8 thoughts on “Heroes of Slang 22: Moll Frith

  1. Brit
    March 28, 2013 at 13:18

    As Editor I feel I must bear most of the responsibility for the erratic numbering of this series. However, I hope that Dabblers will forgive, and perhaps even agree that it adds to the amateurish charm of this corner of the web.

    • johngjobling@googlemail.com'
      March 28, 2013 at 16:20

      I will fifth that. I assume that it would be pointless writing a post for the Dabblers, on the subject of the hexadecimal numbering system, or vector quantities or even differential calculus.

      Or sums.

      • jgslang@gmail.com'
        March 28, 2013 at 18:23

        ‘Sums.’ Now that was the word for which I was grasping. I think for those who passed O level in style there were murmurs of something called ‘calculus’ but they took my hand and led me elsewhere. I have been told that mathematics can attain the rank of a language. My question: in which case, does it have a slang?

      • philipwilk@googlemail.com'
        March 28, 2013 at 19:42

        Yes, sums. As one who scraped through O Level Maths without understanding equations, a relative’s conversation with an old codger in a remote corner of Gloucestershire struck a chord with me. Asked how his grand-daughter was doing at school, the codger replied, admiringly, ‘She is doing ard sums – with letters in them.’

  2. Worm
    March 28, 2013 at 15:15

    What a shame that, with the exception of ENRON and possibly The book of Mormon, we seem to have lost the topical play as caricature.

  3. jhhalliwell@btinternet.com'
    John Halliwell
    March 28, 2013 at 18:42

    I recall a visit to the dentist in the early seventies. In the waiting room was a battered Reader’s Digest (c1966?) which I decided to browse as a diversion from the aaarghs and oooohhs and “put it away, doctor, I feel faint!” escaping through the paper-thin dividing wall. I came across an article titled something like Ascent From the Savage. The thrust of the article was that human beings had come a long way since the 17th century when it was quite common for a child to be hung at Tyburn for housebreaking, or out in the shires for setting fire to a barn or a haystack. On reading today’s post, I thought immediately of that magazine article and asked myself: ‘How the heck did Moll Frith get away with it for decades with barely a slap across the wrists?’ She must have had something over the most influential members of the Star Chamber. Perhaps it was the capital crime of ‘having it away with a cross-dresser.’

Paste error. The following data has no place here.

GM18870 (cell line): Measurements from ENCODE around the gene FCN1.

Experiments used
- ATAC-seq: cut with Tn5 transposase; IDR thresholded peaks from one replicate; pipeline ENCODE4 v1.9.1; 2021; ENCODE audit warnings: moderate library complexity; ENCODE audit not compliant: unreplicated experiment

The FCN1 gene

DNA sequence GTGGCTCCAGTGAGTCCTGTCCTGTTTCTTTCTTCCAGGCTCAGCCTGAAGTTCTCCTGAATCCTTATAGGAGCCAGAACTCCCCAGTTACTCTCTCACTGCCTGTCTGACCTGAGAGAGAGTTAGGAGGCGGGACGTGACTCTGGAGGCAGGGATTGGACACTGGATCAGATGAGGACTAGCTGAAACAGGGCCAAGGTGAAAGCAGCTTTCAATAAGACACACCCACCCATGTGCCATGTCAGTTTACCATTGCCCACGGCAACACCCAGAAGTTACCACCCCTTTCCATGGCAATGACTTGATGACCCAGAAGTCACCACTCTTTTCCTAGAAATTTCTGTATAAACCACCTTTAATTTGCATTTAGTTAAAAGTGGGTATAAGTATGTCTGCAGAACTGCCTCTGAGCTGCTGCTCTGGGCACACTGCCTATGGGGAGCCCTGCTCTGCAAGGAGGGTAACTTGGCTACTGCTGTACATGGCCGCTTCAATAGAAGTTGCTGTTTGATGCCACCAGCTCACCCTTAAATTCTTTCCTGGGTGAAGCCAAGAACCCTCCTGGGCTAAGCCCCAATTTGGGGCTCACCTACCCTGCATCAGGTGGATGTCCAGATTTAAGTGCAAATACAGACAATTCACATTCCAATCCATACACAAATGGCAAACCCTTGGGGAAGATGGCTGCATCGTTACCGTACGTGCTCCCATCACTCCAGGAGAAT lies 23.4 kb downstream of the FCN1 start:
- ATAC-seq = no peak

As they couldn’t nail her for anything remotely serious, did they conclude that the only way of getting her off the streets was to certify her as bonkers and put her away in Bedlam? And would her treatment have complied with current NHS guidelines? Possibly: strapped to a trolley, denied water, clipped around the ear, shouted at for breathing. Well it must have worked, they let her out.

    It’s a mystifying case. Last week Mike Fink, this week Moll Cutpurse. You do leave your readers longing for the next edition, Jonathon. Dickens’ followers must have felt much the same over the serialisation of Oliver Twist.

  4. becandben@gmail.com'
    March 29, 2013 at 08:33

    I just told the kids about this, their immediate reaction was to ask if she stole Nintendos. Such is the youth of today.